Background: fear of falling is prevalent among older people and associated with various health outcomes. A growing number of studies have examined the effects of interventions designed to reduce the fear of falling and improve balance among older people, yet our current understanding is restricted to physiological interventions. Psychological interventions such as cognitive behavioural therapy (CBT) have not been reviewed and meta-analysed. Objective: to perform a systematic review and meta-analysis evaluating the effects of CBT on reducing fear of falling and enhancing balance in community-dwelling older people. Method: randomised controlled trials (RCTs) addressing fear of falling and balance were identified through searches of six electronic databases, concurrent registered clinical trials, forward citation and reference lists of three previous systematic reviews. Results: a total of six trials involving 1,626 participants were identified. Four studies used group-based interventions and two adopted individual intervention. Intervention period ranged from 4 to 20 weeks, and the number and duration of face-to-face contact varied. Core components of the CBT intervention included cognitive restructuring, personal goal setting and promotion of physical activities. The risk of bias was low across the included studies. Our analysis suggests that CBT interventions have significant immediate and retention effects up to 12 months on reducing fear of falling, and 6 months post-intervention effect on enhancing balance. Conclusions: CBT appears to be effective in reducing fear of falling and improving balance among older people. Future researches to investigate the use of CBT on reducing fear of falling and improving balance are warranted.

Effectiveness and cost-effectiveness of community singing on mental health-related quality of life of older people: randomised controlled trial

COULTON Simon, et al
2015

Aims: This study aimed to evaluate the effectiveness and cost-effectiveness of community group singing for a population of older people in England. Method: A pilot pragmatic individual randomised controlled trial comparing group singing with usual activities in those aged 60 years or more. Results: A total of 258 participants were recruited across five centres in East Kent. At 6 months post-randomisation, significant differences were observed in terms of mental health-related quality of life measured using the SF12 in favour of group singing. In addition, the intervention was found to be marginally more cost-effective than usual activities. At 3 months, significant differences were observed for the mental health components of quality of life, anxiety and depression. Conclusions: Community group singing appears to have a significant effect on mental health-related quality of life, anxiety and depression, and it may be a useful intervention to maintain and enhance the mental health of older people.

Physical activity interventions for treatment of social isolation, loneliness or low social support in older adults: a systematic review and meta-analysis of randomised controlled trials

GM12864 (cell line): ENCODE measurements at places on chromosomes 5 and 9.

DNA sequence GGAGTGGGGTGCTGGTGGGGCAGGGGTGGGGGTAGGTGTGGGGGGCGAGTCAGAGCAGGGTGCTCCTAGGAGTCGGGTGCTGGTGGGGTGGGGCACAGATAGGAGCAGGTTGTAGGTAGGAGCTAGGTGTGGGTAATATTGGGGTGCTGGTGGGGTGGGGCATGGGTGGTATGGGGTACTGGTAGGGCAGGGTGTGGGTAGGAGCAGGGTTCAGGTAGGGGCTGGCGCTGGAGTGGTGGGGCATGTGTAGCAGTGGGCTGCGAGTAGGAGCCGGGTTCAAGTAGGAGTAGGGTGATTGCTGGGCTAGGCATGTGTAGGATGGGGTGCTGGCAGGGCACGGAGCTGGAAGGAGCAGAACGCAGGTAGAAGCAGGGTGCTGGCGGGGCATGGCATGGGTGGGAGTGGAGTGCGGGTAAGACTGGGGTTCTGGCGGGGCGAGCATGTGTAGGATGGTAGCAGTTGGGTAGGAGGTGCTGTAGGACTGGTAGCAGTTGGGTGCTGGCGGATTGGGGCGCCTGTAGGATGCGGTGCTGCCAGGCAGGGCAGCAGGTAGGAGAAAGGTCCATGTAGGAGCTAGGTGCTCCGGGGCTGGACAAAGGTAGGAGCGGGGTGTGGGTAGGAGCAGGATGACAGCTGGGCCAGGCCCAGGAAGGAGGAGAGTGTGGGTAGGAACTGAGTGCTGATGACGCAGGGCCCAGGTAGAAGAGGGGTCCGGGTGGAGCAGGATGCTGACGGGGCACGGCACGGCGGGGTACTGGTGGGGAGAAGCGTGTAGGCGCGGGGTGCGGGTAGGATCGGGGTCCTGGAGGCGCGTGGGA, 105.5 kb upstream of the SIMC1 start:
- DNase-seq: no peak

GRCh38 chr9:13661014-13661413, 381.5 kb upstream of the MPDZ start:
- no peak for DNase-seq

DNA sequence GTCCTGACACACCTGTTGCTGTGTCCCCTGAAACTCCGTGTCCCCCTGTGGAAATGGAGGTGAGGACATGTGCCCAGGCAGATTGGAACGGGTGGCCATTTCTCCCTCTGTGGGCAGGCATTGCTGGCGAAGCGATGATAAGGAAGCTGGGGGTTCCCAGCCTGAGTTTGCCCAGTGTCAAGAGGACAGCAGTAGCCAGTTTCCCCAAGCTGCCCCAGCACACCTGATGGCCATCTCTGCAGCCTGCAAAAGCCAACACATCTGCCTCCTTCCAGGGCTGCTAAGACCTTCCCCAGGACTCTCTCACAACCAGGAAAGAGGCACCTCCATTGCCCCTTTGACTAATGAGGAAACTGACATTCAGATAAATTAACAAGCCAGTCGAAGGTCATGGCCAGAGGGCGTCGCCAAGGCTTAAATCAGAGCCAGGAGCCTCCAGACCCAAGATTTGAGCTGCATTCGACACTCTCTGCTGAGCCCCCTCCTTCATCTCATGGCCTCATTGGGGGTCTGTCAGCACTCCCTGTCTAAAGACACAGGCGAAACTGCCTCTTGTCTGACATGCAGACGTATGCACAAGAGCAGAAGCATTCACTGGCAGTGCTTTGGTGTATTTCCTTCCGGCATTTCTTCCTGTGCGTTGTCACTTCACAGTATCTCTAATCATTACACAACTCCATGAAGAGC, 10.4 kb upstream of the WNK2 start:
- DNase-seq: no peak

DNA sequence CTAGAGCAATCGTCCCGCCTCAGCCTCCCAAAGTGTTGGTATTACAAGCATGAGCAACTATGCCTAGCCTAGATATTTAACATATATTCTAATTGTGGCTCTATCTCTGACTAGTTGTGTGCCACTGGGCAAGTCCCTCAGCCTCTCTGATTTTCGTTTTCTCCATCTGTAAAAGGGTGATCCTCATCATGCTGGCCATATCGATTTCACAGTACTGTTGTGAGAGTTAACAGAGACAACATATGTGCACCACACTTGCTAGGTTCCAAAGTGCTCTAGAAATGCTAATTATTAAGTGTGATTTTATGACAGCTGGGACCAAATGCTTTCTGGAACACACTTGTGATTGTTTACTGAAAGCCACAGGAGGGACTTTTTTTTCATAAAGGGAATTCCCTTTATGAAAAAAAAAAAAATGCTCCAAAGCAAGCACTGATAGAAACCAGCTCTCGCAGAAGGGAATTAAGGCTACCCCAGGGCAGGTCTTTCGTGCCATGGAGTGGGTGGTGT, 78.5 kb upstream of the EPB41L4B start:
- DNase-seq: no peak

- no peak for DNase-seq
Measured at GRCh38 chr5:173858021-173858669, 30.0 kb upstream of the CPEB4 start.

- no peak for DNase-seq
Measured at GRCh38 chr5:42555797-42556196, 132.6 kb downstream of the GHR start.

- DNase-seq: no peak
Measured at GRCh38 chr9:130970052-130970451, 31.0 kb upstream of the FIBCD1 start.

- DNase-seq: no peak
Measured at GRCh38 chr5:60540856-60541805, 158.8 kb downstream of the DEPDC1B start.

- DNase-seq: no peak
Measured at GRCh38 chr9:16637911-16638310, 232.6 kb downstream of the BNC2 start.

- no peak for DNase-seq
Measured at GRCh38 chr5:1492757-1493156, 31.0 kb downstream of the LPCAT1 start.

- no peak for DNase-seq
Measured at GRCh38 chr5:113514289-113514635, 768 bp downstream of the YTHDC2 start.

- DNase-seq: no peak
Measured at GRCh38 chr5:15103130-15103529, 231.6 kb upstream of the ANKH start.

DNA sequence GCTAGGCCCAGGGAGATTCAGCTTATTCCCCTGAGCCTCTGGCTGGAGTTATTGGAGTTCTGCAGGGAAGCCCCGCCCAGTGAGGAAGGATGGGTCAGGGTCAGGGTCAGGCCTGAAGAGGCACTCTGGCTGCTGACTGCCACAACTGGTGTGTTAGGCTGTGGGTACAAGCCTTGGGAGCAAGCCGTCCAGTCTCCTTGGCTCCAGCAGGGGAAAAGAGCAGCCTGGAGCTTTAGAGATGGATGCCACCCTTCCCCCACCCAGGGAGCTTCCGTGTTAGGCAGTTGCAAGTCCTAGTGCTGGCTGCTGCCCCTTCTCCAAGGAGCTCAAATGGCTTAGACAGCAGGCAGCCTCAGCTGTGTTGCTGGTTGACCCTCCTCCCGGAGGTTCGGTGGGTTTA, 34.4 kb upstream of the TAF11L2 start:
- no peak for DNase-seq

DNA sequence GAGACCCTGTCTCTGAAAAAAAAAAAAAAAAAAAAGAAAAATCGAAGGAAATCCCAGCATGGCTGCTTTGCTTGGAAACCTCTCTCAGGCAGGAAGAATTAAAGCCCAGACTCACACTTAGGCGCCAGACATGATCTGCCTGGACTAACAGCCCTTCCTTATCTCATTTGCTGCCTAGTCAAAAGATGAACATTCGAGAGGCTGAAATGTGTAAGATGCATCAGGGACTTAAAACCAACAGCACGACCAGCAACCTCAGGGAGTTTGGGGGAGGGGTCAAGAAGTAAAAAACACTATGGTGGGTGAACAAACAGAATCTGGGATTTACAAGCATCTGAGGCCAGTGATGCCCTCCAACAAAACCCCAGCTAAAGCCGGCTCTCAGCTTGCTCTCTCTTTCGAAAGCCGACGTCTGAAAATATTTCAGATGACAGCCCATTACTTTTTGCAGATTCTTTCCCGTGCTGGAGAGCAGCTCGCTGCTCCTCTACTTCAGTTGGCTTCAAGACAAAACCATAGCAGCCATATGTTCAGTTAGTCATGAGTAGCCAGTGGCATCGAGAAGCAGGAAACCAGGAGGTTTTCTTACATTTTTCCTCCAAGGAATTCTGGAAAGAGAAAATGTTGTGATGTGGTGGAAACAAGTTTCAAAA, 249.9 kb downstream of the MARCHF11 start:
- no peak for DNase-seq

SHVEDKO Anastasia, et al
2018

Objectives: This article reviews the effects of physical activity (PA) interventions on social isolation, loneliness or low social support in older adults. Design: Systematic review and meta-analysis of randomised controlled trials (RCTs). Method: MEDLINE, EMBASE, PsycINFO, the Cochrane CENTRAL, CINAHL, were screened up to February 2017. RCTs comparing PA versus non-PA interventions or control (sedentary) condition were included. Risk of bias was assessed using the 12 criteria Cochrane Review Book Group risk of bias. The outcome measures were: social isolation, loneliness, social support, social networks, and social functioning. Standardised mean differences (SMDs) with associated 95% confidence intervals (CIs) were calculated for continuous outcomes. Meta-analysis was performed using a random effects model. Results: The search strategy identified 38 RCTs, with a total of 5288 participants, of which 26 had a low risk of bias and 12 had a high risk of bias. Meta-analysis was performed on 23 RCTs. A small significant positive effect favouring the experimental condition was found for social functioning with strongest effects obtained for PA interventions, diseased populations, group exercise setting, and delivery by a medical healthcare provider. No effect of PA was found for loneliness, social support, or social networks. Conclusion: This review shows, for social functioning, the specific aspects of PA interventions can successfully influence social health. PA did not appear to be effective for loneliness, social support and social networks.

Only the lonely: a randomized controlled trial of a volunteer visiting programme for older people experiencing loneliness

LAWLOR Brian, et al
2015

Loneliness is a significant problem among older people living in Ireland. The negative effects of loneliness on physical and emotional health are well documented in the literature. This study was established in the context of a dearth of effective interventions to alleviate loneliness. A peer visiting intervention for community dwelling older adults experiencing loneliness was designed and subjected to the rigour of a randomised controlled trial. It consisted of ten home visits to the intervention participants from a volunteer, themselves an older person. The volunteer built up a rapport with the participant and encouraged them to identify a social connection they wished to establish. Several participants made new social connections outside their home while most continued to receive visits from their volunteer following the end of the study period. The main study finding was very positive. The primary outcome, loneliness, decreased in the intervention group at one month and three month follow up. Potential benefits for the volunteers were also identified, in particular a decrease in loneliness. Both participants and volunteers reported that they enjoyed the intervention. The intervention is low cost and could be incorporated into existing support services or non-government organisations caring for community dwelling older adults. It is a potentially scalable model to deal with the major societal challenge of loneliness.